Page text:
Morphine activates blast-phase chronic myeloid leukemia cells and alleviates the effects of tyrosine kinase inhibitors.
Biochem Biophys Res Commun. 2019 Dec 10 ;520(3):560-565. Epub 2019 Oct 12. PMID: 31615652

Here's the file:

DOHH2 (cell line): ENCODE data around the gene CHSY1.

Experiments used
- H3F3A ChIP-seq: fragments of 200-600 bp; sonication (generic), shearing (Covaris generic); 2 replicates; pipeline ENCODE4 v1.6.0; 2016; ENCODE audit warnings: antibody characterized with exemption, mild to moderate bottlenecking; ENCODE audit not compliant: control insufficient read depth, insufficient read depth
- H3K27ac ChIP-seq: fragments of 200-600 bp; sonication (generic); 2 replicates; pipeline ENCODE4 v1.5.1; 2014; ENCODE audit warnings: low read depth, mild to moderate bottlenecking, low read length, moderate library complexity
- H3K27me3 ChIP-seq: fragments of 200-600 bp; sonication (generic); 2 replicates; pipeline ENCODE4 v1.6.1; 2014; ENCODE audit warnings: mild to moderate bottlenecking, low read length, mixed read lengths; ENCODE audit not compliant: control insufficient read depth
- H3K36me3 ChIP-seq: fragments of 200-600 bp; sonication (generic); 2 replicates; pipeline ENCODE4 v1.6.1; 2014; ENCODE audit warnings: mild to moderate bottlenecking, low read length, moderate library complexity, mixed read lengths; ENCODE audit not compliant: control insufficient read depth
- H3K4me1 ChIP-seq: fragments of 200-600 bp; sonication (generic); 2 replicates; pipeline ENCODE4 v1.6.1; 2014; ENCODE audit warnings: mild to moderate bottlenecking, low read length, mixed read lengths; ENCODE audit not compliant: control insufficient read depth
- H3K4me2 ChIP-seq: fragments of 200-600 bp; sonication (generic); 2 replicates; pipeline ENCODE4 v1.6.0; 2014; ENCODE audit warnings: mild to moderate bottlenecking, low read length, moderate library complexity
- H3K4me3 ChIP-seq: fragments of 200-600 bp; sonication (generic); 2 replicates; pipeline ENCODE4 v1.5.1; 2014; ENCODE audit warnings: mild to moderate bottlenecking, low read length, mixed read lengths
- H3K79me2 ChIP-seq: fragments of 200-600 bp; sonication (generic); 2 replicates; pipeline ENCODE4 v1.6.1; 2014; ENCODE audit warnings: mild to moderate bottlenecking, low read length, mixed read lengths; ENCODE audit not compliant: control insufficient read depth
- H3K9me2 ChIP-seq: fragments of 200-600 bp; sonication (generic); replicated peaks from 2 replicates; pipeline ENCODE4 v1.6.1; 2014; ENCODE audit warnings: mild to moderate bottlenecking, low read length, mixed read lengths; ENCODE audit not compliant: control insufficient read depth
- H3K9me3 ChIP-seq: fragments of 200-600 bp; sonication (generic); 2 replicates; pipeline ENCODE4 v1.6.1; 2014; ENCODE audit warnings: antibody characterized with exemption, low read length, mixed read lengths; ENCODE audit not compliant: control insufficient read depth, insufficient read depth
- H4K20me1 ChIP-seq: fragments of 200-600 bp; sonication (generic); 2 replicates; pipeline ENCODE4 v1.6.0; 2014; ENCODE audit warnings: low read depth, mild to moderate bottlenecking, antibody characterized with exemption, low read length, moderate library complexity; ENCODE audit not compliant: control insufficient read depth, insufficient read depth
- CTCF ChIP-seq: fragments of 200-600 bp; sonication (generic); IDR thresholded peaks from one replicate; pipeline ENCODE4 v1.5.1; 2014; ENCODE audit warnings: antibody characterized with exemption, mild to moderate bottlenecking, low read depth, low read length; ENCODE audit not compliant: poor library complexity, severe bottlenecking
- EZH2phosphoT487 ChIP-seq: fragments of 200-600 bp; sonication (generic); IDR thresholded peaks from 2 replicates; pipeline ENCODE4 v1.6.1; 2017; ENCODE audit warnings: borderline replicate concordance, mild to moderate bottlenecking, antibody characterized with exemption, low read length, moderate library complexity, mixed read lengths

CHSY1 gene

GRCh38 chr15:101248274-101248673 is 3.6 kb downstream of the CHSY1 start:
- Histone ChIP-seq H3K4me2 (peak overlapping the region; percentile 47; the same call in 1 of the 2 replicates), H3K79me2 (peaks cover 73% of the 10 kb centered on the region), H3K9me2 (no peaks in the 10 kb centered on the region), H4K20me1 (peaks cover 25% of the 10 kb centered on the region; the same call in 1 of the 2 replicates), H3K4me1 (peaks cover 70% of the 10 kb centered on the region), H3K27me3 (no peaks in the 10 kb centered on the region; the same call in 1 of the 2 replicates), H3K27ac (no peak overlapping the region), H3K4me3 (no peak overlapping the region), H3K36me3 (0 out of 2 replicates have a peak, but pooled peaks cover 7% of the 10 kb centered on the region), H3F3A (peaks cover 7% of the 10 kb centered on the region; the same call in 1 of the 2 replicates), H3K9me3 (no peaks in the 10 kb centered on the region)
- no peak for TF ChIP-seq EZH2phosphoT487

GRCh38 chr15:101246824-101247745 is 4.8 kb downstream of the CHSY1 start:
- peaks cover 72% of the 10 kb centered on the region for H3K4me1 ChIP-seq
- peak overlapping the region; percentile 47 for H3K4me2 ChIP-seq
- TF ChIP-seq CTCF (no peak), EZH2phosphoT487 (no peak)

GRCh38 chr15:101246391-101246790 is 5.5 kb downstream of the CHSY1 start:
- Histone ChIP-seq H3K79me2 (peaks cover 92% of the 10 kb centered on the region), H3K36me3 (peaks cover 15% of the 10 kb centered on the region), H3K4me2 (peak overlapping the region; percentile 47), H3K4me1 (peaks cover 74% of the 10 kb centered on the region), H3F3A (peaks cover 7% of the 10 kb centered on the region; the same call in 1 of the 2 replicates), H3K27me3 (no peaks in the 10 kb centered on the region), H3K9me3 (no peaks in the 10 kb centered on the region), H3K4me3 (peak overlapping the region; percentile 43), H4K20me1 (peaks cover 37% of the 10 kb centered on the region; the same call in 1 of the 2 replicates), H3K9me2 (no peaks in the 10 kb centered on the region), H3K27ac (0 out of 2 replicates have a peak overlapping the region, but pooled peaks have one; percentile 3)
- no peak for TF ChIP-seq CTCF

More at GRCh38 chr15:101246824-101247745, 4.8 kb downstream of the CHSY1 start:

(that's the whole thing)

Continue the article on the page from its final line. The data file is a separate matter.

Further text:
Morphine is an opioid analgesic drug routinely used in the postoperative period for pain management in cancer patients. In this work, we analyzed the effects of morphine on leukemia cells at all stages of development and addressed its underlying mechanism. We showed that clinically relevant concentrations of morphine promoted growth without affecting survival in blast phase-chronic myeloid leukemia (BP-CML) K562 and LAMA84 cells. In addition, morphine alleviated the anti-proliferative and pro-apoptotic effects of BCR-ABL tyrosine kinase inhibitor (TKI) in BP-CML cells. We further found that morphine increased colony formation and replating capacity of CD34 stem/progenitor derived from BP-CML patients. In addition,morphine alleviated the inhibitory effects of BCR-ABL TKIs in cell survival, colony formation and replating capacity in BP-CML CD34 stem/progenitor cells. Mechanistic investigations demonstrated that morphine specifically activated Wnt signaling via increasing β-catenin activity and Wnt target genes transcription in K562 and CD34 stem/progenitor cells. The effects of morphine in BP-CML were abolished by Wnt inhibitor LGK-974 or XAV939, which further confirmed that morphine protected BP-CML cells from BCR-ABL TKIs-induced toxicity via activating Wnt/β-catenin signaling. Our work demonstrated the novel role of morphine onleukemia cells. The activation of Wnt/β-catenin by morphine may provide a new guide in the clinical use of morphine, particularly in patients with Wnt-driven cancers.